Gunston, Oakridge and Abingdon were secured for about 20 minutes, according to APS spokeswoman Jennifer Harris. The schools are all near the border with Alexandria, but are 2+ miles away from the shooting itself. Arlington school officials sent the following message to parents during the incident.
APS is sending this message to notify you that Gunston Middle School, Oakridge Elementary School and Abingdon Elementary School buildings are currently secured, due to an ongoing Alexandria Police investigation in the immediate area. All students, staff, and visitors to the school are safe. APS will update you when we are able to resume normal operations. We are grateful for everyone’s cooperation.
Outgoing Arlington School Board member Sally Baird has endorsed Greg Greeley to fill her seat after she retires.
Greeley is one of three candidates, along with Barbara Kanninen and Nancy Van Doren, vying for the Democratic nomination. The Democrats’ endorsement caucus will be held on May 15 at Drew Model School and May 17 at Washington-Lee High School.
“Greg offers a needed balance to the Arlington School Board,” Baird said in a press release. “He has the depth, temperament, and experience to be a key leader on the Board as it addresses our looming capacity crisis. And I know he values — in fact, he lives – our community’s diversity. He will work to improve our school system for all of Arlington’s children.”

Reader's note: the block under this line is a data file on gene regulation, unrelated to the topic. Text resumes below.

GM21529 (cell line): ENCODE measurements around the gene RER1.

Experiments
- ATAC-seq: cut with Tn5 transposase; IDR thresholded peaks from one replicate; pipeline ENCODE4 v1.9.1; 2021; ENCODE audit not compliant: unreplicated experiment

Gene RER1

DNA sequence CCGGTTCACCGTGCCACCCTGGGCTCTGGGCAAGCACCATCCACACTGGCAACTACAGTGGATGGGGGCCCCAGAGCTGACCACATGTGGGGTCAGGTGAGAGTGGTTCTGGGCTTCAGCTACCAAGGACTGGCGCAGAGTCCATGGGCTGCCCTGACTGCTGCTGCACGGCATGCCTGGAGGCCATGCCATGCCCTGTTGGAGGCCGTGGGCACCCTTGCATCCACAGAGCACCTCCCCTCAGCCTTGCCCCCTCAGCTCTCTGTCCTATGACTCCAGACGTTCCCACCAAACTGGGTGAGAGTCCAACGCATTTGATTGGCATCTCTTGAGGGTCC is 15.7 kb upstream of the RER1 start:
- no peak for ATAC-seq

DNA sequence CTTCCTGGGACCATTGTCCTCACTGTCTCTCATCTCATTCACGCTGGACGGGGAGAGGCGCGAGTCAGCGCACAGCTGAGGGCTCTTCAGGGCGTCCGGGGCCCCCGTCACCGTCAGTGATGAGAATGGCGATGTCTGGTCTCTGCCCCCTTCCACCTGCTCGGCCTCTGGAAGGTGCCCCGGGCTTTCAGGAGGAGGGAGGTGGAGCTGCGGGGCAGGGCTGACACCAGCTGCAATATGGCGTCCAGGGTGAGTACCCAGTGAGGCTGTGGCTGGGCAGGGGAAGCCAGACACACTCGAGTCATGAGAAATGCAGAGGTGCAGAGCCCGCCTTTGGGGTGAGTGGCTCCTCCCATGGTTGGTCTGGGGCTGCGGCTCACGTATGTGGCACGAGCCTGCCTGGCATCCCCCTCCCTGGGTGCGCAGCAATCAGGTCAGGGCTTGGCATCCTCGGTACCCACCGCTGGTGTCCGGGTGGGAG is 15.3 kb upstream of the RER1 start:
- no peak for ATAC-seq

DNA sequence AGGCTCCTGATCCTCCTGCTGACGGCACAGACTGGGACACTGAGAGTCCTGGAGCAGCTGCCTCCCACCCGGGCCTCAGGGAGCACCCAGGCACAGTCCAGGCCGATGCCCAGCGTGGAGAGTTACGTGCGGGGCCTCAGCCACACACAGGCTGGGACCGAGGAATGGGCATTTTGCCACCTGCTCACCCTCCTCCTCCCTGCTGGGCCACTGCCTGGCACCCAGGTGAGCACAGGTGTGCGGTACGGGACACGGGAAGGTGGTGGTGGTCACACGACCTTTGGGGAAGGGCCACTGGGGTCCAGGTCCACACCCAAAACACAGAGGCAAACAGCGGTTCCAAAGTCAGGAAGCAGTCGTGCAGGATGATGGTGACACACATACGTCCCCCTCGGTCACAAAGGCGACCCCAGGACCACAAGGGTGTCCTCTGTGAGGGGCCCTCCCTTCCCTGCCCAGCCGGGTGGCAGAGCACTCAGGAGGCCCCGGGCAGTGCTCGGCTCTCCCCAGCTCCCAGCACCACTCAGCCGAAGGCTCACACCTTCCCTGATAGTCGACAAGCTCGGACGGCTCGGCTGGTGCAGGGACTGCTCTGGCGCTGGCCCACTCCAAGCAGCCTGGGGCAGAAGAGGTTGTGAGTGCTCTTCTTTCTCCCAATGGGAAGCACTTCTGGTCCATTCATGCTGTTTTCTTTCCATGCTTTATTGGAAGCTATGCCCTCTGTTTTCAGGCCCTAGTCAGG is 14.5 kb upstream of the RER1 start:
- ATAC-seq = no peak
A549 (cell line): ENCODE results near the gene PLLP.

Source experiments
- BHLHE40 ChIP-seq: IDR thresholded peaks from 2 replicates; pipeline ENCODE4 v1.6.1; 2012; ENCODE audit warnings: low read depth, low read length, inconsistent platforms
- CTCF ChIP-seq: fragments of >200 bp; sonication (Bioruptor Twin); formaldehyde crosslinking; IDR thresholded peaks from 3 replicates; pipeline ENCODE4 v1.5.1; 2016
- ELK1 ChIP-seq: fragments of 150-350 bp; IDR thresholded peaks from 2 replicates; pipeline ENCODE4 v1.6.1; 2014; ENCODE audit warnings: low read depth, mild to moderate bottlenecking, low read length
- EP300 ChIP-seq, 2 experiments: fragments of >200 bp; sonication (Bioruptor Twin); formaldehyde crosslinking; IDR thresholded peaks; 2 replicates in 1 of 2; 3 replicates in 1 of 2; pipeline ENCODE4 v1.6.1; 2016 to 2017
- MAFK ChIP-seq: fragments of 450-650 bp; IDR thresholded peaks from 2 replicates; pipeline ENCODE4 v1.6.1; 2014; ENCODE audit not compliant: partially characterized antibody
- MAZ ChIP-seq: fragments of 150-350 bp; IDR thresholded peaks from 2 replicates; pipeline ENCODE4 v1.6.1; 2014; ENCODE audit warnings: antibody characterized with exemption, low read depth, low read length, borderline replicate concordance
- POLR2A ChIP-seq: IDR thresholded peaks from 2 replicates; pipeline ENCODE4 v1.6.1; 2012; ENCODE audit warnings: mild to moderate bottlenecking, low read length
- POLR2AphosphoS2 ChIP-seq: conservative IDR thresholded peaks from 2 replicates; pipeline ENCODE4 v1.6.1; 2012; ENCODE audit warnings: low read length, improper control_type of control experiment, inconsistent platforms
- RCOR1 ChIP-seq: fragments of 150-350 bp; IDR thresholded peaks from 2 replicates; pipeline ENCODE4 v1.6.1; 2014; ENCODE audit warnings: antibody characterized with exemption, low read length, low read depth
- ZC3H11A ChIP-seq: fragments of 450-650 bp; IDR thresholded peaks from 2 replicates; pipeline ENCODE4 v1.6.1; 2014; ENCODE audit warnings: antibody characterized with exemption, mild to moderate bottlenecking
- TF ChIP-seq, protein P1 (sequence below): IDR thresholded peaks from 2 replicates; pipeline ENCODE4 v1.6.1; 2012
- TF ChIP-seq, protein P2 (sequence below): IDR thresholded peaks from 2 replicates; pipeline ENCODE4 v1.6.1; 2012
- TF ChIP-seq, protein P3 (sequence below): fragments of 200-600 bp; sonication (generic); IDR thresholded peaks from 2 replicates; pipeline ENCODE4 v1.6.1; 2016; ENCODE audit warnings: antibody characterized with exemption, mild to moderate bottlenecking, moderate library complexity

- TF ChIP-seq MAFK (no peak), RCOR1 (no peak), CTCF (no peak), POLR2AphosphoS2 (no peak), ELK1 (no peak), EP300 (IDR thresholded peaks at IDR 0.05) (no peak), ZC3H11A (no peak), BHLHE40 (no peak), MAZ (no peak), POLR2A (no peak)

Baird joins state Sen. Adam Ebbin (D-30) and Del. Patrick Hope (D-47) in endorsing Greeley. Baird announced her endorsement at the Arlington County Democratic Committee’s February meeting, where she introduced him.
If elected, Greeley, a resident of Douglas Park with one adopted child enrolled in Arlington Public Schools, would become the first openly gay man on the Arlington School Board, and he would be replacing the first out lesbian elected official in Virginia history in Baird.
More than 500 parents and residents have signed a petition asking the School Board to hold to its plans of building a new elementary school in South Arlington.
School Board Chair Abby Raphael sent a letter to community members last month notifying them that the Board was considering diverting $4.5 million in design funds — slated for a new elementary school next to Kenmore Middle School in Glencarlyn — to relieving middle school overcrowding in North Arlington.